The Multiple, Horrific Ways in which the Pandemic’s Second Wave is Decimating the Northern Rural Hinterland
Banda, Uttar Pradesh: “At least one person in every household here is extremely unwell.” Shivdevi, seasoned Khabar Lahariya reporter with over a decade’s experience, a resident of Bhavanipur village from district Banda, shares pandemic status that is perhaps very similar, if not exactly alike, the situation in urban, middle class India. COVID 19 might be the greatest equalizer we’ve witnessed in our world of haves and have-nots, but what Shivdevi shares next, highlights how this is a most peculiar situation, specific to the rural hinterlands of northern India. “Not one person here knows or cares or believes in corona.”
While that statement might sound flippant to those of us busy isolating and/or mobilizing resources over Twitter, it is, in fact, layered with the multiple, horrific truth that is life in rural U.P. Speaking of structural and systemic failures that have over the decades, crystallized into the very culture of rural life, it also indicates the sheer disconnect between geographies – what some call Bharat & India.
This is what the Switzerland-based NGO ACT Alliance refers to in its India report, in its cited claim of medical experts that India’s COVID19 numbers are even higher with many cases not reported from rural areas. Claims supported by a recent article culling together nation-wide ground-level reporting. Which Dr. Prabhat Jha of the University of Toronto sums up simply, in this report, “The biggest gap is what’s going on in rural India.”
M.I.A. Awareness Drives: First Wave, Second Wave, Same Same but Different
When the first wave of the pandemic hit India in 2020, rural U.P. remained largely unaffected in terms of actual illness and/or death. The severe lockdown put into place, as a measure against the spread, forcing reverse migration, had been the most damaging aspect for people living in these geographies, since they comprise the estimated 400 million informal labour force who mostly subsist on daily wages. In fact, at one point last year, India held the dubious, unenviable tag of being the only country where the number of reported deaths attributed to lockdown measures (suicide, police brutality, hunger, exhaustion) was higher than the number of deaths attributed to a coronavirus infection. “As Aravind Yadav said in this KL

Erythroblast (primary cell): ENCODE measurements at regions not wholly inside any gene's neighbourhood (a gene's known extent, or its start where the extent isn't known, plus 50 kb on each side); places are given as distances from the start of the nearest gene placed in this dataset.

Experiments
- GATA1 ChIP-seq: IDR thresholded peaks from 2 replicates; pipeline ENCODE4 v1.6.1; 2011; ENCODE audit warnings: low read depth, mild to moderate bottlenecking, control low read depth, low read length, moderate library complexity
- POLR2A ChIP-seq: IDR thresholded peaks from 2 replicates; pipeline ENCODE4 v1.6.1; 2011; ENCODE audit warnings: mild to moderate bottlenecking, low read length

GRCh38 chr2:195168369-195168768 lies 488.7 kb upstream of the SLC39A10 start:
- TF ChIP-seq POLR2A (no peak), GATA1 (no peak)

report, his rage at the abandonment lucid, “Corona ka toh kauno pata nahi, bhookh se zaroor mar jayenge.(“Can’t say about Corona but we’ll surely die of hunger”).
The second ongoing wave that has been wreaking havoc gripped us quickly, seemingly catching us all unawares, despite similar desperate scenarios having played out in the UK, the US and Brazil. If the hyper FOMO populace had zipped through Goa & Dubai in the tiny window of respite India witnessed despite their knowledge of what the second and third waves were capable of, for rural U.P., which never reeled from the illness the way semi urban and urban India did last year, the being caught unawares aligns with the absolute lack of any attempts to generate awareness in last-mile India.
In any case, the precautions around masking up, sanitizing, and social distancing that five-year-olds have been prattling off in their virtual classrooms in Delhi and Mumbai, are rendered impractical if not ridiculous for a family of seven awaiting their turn at a pakka home under the Pradhan Mantri Aawaas Yojna, hoping to pick up work during a lockdown under MNREGA. “ Dhool mitti mein kaam kaike aawe toh nahaiye ke khaatir sabun mil jaaye bahut badi baat (After working in the dust all day, if we get soap for a bath upon return, that’s a big deal).”
“If the ASHA bahus (local term for the Accredited Social Health Activists network, frontline workers of the public rural healthcare system) would go door to door telling them about it, what to do if you’re ill, then perhaps people might get it, understand that it’s real”, says Lalita, KL’s senior producer, whose extended family back home in Jahaddipur village in Ayodhya, are all unwell and have “all the COVID symptoms” that Amitabh Bachchan tells you about as you wait for the caller tune to end. But even that booming baritone is only available to those who have smartphones after all.
Where are the ASHA workers then, whose job is precisely that – going door to door creating awareness. According to protocol, their task, alongwith the rozgar sahayaks, in the wake of recent reverse migrations and Kumbh mela was to identify potential cases, and keep tabs on them. But many of them have switched off their phones in Jahaddipur village and surrounding villages, we learnt. Perhaps they are ill themselves, they are frightened, they know only too well that medical help, real medical help, is at least 20 kms away on foot – and even that’s the best case scenario. Awareness too comes at a price then; in all likelihood, they are putting down figures into their registers/punching them into their smartphones “ghar baithe-baithe”, is Lalita’s guess.